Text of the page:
Rolle's theorem

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In calculus, Rolle's theorem states that if a function f is continuous on a closed interval [a,b] and differentiable on the open interval (a,b), and f(a) = f(b) then there is some number c in the open interval (a,b) such that

f '(c) = 0.

Intuitively, this means that if a smooth curve is equal at two points then there must be a stationary point somewhere between them. All the assumptions are necessary. For example, if f(x) = |x|, the absolute value of x, then we have that f(-1) = f(1), but there is no x between -1 and 1 for which f '(x) = 0. This is because that function, although continuous, is not differentiable.

The theorem was first stated by Michel Rolle, and published in 1691.

Rolle's Theorem is used in proving the mean value theorem, which eliminates the requirement that f(a) = f(b).

 Contents

Proof

The idea of the proof is to argue that if f(a) = f(b) then f must attain either a maximum or a minimum somewhere between a and b, and f ' (x) = 0 at either of these points.

Now, by assumption, f is continuous on [a, b], and by the continuity property is bounded and attains both its maximum and its minimum at points of [a, b]. If these are both attained at endpoints of [a, b] then f is constant on [a, b] and so f ' (x) = 0 at every point of (a, b).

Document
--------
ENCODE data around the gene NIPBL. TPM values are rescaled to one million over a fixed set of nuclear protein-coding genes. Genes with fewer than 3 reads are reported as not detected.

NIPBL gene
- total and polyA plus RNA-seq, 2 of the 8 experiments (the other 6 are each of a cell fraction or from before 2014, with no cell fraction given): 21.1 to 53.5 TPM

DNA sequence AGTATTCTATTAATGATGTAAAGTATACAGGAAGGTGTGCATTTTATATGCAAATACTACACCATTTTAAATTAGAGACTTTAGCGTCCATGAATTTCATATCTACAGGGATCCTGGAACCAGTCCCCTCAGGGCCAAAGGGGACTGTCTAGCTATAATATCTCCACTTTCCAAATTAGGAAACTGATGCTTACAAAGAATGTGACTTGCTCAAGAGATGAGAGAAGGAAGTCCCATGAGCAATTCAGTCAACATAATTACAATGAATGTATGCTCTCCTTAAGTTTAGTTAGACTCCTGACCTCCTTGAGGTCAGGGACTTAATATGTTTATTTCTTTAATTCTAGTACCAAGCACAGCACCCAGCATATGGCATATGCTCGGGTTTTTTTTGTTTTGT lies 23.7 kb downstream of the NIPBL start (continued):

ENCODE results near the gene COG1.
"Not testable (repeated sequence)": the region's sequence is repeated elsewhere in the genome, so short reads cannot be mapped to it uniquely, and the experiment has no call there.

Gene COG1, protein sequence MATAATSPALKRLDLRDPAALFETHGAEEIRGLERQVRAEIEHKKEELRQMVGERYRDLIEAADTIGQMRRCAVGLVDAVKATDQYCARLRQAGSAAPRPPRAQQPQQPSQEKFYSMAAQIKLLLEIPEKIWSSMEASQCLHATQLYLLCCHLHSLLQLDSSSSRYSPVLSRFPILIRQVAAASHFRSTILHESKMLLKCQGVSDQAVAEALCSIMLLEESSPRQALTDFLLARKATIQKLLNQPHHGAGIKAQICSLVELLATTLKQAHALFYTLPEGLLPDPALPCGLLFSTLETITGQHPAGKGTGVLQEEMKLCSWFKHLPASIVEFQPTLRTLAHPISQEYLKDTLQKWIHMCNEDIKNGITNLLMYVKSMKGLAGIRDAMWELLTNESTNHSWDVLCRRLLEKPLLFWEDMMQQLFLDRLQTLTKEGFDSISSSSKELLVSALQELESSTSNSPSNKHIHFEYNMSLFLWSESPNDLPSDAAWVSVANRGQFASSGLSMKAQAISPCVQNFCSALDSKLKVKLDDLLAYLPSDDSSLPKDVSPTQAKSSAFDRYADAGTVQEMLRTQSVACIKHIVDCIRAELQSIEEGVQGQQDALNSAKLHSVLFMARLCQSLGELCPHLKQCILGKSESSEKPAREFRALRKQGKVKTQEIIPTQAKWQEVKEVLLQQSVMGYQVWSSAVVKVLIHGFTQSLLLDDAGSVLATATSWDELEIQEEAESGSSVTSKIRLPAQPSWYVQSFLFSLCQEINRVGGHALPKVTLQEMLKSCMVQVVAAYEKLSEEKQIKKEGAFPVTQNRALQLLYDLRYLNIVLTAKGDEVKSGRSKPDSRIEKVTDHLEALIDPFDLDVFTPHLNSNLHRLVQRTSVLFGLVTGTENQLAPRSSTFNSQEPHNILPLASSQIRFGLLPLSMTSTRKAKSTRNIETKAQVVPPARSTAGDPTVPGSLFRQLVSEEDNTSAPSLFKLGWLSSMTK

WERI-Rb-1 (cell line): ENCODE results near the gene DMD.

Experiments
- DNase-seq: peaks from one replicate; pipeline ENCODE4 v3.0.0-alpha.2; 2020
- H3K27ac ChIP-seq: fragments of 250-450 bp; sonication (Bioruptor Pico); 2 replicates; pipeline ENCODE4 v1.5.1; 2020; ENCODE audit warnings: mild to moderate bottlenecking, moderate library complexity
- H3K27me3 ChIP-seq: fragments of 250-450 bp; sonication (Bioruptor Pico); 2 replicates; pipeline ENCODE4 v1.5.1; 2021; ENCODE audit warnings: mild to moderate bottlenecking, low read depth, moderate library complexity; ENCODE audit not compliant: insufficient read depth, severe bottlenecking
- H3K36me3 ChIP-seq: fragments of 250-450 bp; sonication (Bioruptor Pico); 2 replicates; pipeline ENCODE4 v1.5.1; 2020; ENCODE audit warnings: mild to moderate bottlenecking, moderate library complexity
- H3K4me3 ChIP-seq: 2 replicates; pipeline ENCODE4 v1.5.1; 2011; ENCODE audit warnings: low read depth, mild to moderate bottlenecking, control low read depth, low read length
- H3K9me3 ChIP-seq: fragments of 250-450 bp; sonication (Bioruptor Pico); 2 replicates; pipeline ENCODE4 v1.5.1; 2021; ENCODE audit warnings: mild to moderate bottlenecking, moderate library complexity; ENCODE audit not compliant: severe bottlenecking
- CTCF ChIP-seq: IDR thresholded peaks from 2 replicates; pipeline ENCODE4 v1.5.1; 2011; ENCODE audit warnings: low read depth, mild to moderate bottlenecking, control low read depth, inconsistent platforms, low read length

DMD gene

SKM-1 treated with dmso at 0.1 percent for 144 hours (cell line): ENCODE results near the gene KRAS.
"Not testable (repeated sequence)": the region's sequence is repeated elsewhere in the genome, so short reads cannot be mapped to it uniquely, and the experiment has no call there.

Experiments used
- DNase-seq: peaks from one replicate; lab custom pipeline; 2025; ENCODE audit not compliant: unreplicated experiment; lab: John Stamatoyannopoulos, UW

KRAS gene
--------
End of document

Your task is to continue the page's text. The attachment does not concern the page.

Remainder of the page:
Suppose then that the maximum is obtained at an interior point x of (a, b) (the argument for the minimum is very similar). We wish to show that f ' (x) = 0. We shall examine the left-hand and right-hand derivatives separately.

For y just below x, (f(x) − f(y)) / (x − y) is non-negative, since x is a maximum. Thus the limit limy->x is non-negative. (Note that we assume that f is differentiable to guarantee that the left-hand and right-hand derivatives exist; it does not follow from the other assumptions).

For y just greater than x, (f(x) − f(y)) / (x − y) is non-positive. Thus limy->x+ is non-positive.

Finally, since f is differentiable at x, these two limits must be equal and hence are both 0. This implies that f ' (x) = 0.

Generalization

The theorem is usually stated in the form above, but it is actually valid in a slightly more general setting: We only need to assume that f : [ab] → R is continuous on [a, b], that f(a) = f(b), and that for every x in (a, b) the limit limh→0 (f(x + h) − f(x))/h exists or is equal to ±∞.

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